City man makes Halloween come alive

Mirror photo by Patrick Waksmunski / John Isenberg and his son, Ryan, 15, both of Altoona adjust a fake animal skeleton.

The unique, made-from-scratch Halloween decorations at 500 Tennyson Ave. go well-beyond the typical with lighting and smoke effects — all from the imaginative musings of Altoona resident John Isenberg.

Halloween is his favorite holiday and he decorates his mother-in-law Gloria Wagner’s home and yard as it is more visible. The display will stay up until the first week of November, depending on the weather.

“It’s become a ‘must see’ destination,” in the Garden Heights neighborhood, Wagner said. “Parents of neighborhood kids like to stop and take photos of their kids in the display,” Wagner said. “The cars slow down to take it all in, too. It’s a neat thing for the whole neighborhood.”

Wagner’s daughter, Erin, is married to John. The couple’s son Ryan, 15, helps his dad by videotaping how-to segments for YouTube and with setting the display up in the yard.

Isenberg said he tries to vary the display and includes something funny — last year the plastic, oversized skeletons were having wheelbarrow races.

Mirror photo by Patrick Waksmunski / Ryan plugs in a smoke machine for the Halloween display in the front yard of his grandmother Gloria Wagner’s house at 500 Tennyson Ave.

“I’ve always been into haunted houses and stuff,” he said. “I can’t really say why.”

While the yard display contains some store-purchased items, such as the skeletons, the main attractions are products of Isenberg’s craftsmanship using PVC pipe, “monster mud” and other household materials. Monster mud is something Isenberg masterminded when he needed a skin-like covering for his creatures.

“Besides being creative, he is very knowledgeable about a lot of things,” Wagner said. “He can fix anything. We sometimes call him MacGyver, like the guy on the TV show. And besides that, he cooks like a chef! He is an amazing person and we are glad to have him in our family.”

John said he likes to rearrange the display and add something new every year. During this pandemic Halloween season, he created a “skeleton candy shoot,” which safely delivers treats to neighborhood children.

He also made a giant pumpkin-like creature striding out of a swamp.

He said it took about 14 days to build it because it had to be done in stages to allow for drying time between layers.

“He’s lifesize at about 5 feet tall, and about 36 inches across at the shoulders,” Isenberg said. “If someone gives me an idea, I can draw out what’s in my head and then I can make it. The hardest part is building it and figuring out how it all fits together.”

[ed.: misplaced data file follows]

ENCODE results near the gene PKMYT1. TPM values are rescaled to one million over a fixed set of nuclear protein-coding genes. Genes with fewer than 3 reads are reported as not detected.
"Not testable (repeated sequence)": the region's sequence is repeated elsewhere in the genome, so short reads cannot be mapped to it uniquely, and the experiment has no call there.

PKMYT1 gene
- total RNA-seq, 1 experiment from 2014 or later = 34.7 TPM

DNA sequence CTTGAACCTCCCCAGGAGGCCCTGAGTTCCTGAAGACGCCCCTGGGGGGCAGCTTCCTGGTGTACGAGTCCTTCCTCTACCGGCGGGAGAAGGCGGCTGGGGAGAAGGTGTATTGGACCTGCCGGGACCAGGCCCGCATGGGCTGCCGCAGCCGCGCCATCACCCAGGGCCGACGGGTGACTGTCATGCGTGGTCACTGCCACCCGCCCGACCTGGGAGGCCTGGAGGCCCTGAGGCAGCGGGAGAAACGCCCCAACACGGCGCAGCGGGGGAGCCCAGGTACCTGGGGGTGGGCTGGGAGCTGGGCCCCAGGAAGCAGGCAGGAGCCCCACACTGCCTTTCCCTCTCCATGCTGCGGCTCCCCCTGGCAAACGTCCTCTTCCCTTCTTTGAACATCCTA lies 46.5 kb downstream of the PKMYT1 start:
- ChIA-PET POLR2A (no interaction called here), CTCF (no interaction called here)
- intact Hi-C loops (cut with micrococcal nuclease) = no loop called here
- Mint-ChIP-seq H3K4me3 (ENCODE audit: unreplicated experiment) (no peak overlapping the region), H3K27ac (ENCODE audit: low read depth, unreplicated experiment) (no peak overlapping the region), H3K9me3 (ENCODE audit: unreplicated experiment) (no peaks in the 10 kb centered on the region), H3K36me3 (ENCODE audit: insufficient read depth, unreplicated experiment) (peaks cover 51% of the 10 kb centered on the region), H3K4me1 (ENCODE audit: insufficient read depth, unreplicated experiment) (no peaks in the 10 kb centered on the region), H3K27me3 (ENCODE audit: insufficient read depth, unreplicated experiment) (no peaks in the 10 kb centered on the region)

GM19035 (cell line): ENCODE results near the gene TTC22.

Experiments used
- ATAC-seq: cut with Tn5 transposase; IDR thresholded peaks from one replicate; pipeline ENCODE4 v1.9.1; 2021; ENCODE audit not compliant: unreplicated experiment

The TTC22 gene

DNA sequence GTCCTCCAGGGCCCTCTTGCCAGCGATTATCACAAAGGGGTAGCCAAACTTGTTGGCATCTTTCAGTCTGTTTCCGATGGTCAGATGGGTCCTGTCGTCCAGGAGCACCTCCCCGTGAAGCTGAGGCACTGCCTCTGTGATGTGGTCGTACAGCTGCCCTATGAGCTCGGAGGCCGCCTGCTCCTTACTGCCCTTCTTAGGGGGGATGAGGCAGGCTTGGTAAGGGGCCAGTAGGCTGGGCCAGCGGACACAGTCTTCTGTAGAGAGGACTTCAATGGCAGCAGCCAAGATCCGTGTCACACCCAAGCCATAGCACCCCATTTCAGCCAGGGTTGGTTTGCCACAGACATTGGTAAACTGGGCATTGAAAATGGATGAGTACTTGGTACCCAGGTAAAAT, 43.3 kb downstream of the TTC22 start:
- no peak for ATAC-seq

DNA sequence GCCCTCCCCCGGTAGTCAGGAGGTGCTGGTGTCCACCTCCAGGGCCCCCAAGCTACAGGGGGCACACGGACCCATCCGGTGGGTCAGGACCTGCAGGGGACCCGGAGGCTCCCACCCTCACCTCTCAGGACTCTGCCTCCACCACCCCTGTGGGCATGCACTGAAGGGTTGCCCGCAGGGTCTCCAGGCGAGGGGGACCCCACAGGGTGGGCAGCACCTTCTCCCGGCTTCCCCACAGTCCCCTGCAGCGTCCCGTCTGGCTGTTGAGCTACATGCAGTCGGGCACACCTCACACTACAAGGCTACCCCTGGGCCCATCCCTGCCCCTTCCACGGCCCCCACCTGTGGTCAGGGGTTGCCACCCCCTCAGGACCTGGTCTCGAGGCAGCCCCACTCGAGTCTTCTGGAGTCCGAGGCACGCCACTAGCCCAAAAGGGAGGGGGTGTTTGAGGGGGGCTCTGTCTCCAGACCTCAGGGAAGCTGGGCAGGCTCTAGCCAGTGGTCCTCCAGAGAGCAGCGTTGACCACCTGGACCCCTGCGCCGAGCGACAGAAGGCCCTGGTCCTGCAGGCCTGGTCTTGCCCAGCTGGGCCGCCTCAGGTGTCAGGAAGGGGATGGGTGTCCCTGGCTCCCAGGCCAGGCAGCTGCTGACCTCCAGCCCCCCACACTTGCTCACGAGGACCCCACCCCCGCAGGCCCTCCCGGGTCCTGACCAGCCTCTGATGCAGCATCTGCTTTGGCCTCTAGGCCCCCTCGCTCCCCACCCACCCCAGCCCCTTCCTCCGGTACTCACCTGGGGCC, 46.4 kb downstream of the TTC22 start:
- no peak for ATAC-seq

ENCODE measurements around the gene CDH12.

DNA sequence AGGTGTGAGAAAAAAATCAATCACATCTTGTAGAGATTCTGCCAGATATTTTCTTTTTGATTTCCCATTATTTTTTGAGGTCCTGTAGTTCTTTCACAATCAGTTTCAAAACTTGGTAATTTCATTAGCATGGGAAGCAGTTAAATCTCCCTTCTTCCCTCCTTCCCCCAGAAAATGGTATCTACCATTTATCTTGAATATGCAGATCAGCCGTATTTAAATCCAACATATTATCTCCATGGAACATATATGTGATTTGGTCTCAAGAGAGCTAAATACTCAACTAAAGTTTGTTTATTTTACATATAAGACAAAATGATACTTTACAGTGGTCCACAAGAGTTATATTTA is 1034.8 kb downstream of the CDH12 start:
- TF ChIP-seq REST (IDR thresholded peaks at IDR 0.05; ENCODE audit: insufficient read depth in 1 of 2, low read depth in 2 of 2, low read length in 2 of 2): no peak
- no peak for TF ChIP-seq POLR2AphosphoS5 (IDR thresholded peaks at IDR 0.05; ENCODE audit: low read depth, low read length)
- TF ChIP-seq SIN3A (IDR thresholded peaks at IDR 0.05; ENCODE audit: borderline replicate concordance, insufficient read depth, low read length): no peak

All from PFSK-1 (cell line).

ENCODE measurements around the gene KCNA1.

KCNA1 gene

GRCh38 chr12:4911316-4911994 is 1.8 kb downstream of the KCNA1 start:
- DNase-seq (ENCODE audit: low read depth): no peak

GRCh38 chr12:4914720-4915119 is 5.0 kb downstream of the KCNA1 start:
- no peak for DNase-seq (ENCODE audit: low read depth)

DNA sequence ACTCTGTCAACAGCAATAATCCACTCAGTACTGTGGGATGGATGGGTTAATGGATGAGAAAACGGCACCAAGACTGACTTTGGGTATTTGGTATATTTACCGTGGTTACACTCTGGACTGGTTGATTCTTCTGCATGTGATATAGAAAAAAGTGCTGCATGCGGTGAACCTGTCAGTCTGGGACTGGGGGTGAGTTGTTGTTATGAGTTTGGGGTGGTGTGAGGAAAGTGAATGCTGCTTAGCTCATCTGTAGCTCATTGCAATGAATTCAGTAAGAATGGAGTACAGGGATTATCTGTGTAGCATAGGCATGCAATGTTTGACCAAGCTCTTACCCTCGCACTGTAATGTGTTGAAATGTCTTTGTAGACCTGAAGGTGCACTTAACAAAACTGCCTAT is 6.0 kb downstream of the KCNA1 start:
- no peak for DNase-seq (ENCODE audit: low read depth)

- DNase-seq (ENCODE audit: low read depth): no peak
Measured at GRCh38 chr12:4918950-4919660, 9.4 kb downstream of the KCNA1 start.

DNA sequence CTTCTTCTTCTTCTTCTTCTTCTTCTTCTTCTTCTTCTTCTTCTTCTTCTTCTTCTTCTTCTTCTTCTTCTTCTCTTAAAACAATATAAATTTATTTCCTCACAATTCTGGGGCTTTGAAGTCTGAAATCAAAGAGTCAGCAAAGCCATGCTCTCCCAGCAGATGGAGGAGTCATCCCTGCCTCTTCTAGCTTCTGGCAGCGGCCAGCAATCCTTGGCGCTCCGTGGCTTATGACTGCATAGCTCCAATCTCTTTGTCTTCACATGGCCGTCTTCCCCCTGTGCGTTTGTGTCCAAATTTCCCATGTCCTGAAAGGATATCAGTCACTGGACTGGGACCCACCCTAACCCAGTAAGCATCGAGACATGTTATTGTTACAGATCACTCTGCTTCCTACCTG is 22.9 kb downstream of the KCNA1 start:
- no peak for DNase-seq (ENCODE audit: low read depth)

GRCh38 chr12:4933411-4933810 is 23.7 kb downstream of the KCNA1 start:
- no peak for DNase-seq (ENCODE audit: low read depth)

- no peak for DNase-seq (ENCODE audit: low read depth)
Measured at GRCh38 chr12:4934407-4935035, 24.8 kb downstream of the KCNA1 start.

It takes Isenberg several months to design and build a new display so he usually starts in July. He shares his processes on the RAI Adventures YouTube site. It has captured more than 30,000 views just this Halloween season.

Isenberg is teaching his son, Ryan, to film the projects as a way to show him that making videos isn’t easy. But rather than scaring him off of becoming the next Scorcese, the experiences have reinforced Ryan’s fire for film, which he is pursuing at the Greater Altoona Career and Technology Center.

A display favorite last year, the Demogorgon inspired by the show “Stranger Things,” will reprise its performance, as well as other older favorites, the scarecrow and a 13-foot spider.

Isenberg’s Halloween scaryland started innocently when he wanted to make a different kind of pumpkin and started researching online. In his previous job, he worked 12-hour days. But when he joined the Wagner family business, Mountain Filtration Systems, he found he had time to pursue this interest.

“I had some free time that I wasn’t used to,” he said, and built a giant scarecrow. “Then, I wanted to add a pumpkin, but I didn’t want a plastic pumpkin; through my research I discovered paper mache pumpkins.”

Both of those original pieces have been repaired and modified over the seasons to minimize wind and rain damage. The pumpkin has been “beefed up” to weigh over 5 pounds and the scarecrow is tied down with ropes to prevent it from “becoming a giant wind sail,” he said.

Asked what display is his favorite, he answered like a typical parent who denies he has a favorite child. “I’m attached to them all, but if I have to pick my favorite, it is the one we just did.”

Mirror Staff Writer Patt Keith is at 814-949-7030.


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